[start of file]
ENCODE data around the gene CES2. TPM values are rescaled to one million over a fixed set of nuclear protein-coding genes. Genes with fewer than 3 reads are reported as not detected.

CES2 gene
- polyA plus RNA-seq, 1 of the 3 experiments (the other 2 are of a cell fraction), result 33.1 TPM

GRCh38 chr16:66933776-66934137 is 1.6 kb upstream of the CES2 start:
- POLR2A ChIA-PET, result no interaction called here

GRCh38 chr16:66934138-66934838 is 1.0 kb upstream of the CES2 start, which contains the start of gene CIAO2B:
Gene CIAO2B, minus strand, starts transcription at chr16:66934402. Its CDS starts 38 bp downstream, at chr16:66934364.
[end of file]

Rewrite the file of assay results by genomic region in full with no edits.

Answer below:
ENCODE data around the gene CES2. TPM values are rescaled to one million over a fixed set of nuclear protein-coding genes. Genes with fewer than 3 reads are reported as not detected.

CES2 gene
- polyA plus RNA-seq, 1 of the 3 experiments (the other 2 are of a cell fraction), result 33.1 TPM

GRCh38 chr16:66933776-66934137 is 1.6 kb upstream of the CES2 start:
- POLR2A ChIA-PET, result no interaction called here

GRCh38 chr16:66934138-66934838 is 1.0 kb upstream of the CES2 start, which contains the start of gene CIAO2B:
Gene CIAO2B, minus strand, starts transcription at chr16:66934402. Its CDS starts 38 bp downstream, at chr16:66934364.